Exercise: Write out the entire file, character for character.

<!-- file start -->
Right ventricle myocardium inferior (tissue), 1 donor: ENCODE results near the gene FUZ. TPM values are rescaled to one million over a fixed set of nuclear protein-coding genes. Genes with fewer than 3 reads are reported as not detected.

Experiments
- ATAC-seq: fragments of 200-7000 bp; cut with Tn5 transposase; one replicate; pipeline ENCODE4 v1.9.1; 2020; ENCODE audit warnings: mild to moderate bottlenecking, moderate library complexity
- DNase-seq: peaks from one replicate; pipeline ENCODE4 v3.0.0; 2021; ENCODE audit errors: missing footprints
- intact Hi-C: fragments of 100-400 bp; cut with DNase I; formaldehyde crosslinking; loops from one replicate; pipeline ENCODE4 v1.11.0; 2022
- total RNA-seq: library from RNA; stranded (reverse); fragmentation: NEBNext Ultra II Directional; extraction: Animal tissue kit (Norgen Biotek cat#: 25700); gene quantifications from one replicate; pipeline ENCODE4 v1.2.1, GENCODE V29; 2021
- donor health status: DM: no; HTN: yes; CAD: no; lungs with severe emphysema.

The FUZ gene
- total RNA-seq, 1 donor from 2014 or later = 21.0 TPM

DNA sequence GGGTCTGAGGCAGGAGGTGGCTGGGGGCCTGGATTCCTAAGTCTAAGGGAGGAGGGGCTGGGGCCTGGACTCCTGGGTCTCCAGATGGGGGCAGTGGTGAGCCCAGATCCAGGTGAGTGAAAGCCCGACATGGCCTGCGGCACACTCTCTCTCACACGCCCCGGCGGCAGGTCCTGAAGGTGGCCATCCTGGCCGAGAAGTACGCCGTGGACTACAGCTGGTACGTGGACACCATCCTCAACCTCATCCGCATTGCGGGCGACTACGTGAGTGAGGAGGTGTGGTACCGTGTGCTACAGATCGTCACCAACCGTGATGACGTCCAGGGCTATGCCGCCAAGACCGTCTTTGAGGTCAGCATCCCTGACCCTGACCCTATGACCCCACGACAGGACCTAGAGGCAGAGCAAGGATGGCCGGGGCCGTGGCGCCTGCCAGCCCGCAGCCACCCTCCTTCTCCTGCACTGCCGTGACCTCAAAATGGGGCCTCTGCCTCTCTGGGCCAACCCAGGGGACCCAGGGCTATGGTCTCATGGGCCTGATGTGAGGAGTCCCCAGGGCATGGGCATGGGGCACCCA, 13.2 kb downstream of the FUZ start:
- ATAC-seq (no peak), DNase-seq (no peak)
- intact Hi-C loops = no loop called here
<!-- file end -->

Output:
Right ventricle myocardium inferior (tissue), 1 donor: ENCODE results near the gene FUZ. TPM values are rescaled to one million over a fixed set of nuclear protein-coding genes. Genes with fewer than 3 reads are reported as not detected.

Experiments
- ATAC-seq: fragments of 200-7000 bp; cut with Tn5 transposase; one replicate; pipeline ENCODE4 v1.9.1; 2020; ENCODE audit warnings: mild to moderate bottlenecking, moderate library complexity
- DNase-seq: peaks from one replicate; pipeline ENCODE4 v3.0.0; 2021; ENCODE audit errors: missing footprints
- intact Hi-C: fragments of 100-400 bp; cut with DNase I; formaldehyde crosslinking; loops from one replicate; pipeline ENCODE4 v1.11.0; 2022
- total RNA-seq: library from RNA; stranded (reverse); fragmentation: NEBNext Ultra II Directional; extraction: Animal tissue kit (Norgen Biotek cat#: 25700); gene quantifications from one replicate; pipeline ENCODE4 v1.2.1, GENCODE V29; 2021
- donor health status: DM: no; HTN: yes; CAD: no; lungs with severe emphysema.

The FUZ gene
- total RNA-seq, 1 donor from 2014 or later = 21.0 TPM

DNA sequence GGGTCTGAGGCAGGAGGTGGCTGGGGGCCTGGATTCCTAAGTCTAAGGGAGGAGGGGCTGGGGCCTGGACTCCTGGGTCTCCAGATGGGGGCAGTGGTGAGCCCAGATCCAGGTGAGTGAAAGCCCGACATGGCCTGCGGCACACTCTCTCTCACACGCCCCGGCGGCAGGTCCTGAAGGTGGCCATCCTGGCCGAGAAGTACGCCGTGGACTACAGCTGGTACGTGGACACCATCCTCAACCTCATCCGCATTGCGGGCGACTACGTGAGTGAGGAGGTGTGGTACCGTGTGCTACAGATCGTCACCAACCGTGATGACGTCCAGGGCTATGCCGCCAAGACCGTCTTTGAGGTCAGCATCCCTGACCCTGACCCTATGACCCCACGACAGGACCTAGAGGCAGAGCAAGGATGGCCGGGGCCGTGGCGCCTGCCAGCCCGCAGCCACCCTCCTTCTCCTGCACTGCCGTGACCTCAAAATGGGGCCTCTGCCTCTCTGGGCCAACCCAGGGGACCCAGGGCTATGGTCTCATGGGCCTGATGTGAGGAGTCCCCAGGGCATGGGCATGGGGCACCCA, 13.2 kb downstream of the FUZ start:
- ATAC-seq (no peak), DNase-seq (no peak)
- intact Hi-C loops = no loop called here